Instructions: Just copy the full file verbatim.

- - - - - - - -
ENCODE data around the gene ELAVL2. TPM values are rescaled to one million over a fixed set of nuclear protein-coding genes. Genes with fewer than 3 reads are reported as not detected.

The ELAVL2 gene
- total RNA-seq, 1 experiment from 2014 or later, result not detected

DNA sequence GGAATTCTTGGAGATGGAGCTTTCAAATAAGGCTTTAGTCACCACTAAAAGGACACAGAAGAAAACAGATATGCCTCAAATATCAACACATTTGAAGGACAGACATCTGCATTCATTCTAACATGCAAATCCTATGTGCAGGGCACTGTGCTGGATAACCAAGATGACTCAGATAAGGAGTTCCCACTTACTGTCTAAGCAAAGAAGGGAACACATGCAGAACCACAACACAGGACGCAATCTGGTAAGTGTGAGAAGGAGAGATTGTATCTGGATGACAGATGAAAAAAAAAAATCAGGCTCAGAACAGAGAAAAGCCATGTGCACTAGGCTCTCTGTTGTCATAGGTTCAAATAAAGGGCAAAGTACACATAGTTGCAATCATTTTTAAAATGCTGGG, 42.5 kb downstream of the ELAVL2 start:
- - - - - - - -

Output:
ENCODE data around the gene ELAVL2. TPM values are rescaled to one million over a fixed set of nuclear protein-coding genes. Genes with fewer than 3 reads are reported as not detected.

The ELAVL2 gene
- total RNA-seq, 1 experiment from 2014 or later, result not detected

DNA sequence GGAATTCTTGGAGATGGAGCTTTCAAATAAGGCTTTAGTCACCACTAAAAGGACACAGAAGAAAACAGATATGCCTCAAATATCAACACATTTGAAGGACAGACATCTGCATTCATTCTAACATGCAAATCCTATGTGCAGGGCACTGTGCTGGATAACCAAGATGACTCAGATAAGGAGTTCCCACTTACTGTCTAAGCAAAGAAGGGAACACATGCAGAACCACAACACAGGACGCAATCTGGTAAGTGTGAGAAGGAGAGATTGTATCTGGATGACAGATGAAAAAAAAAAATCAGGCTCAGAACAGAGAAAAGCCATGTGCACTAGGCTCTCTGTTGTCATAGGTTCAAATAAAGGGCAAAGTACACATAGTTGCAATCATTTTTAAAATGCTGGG, 42.5 kb downstream of the ELAVL2 start: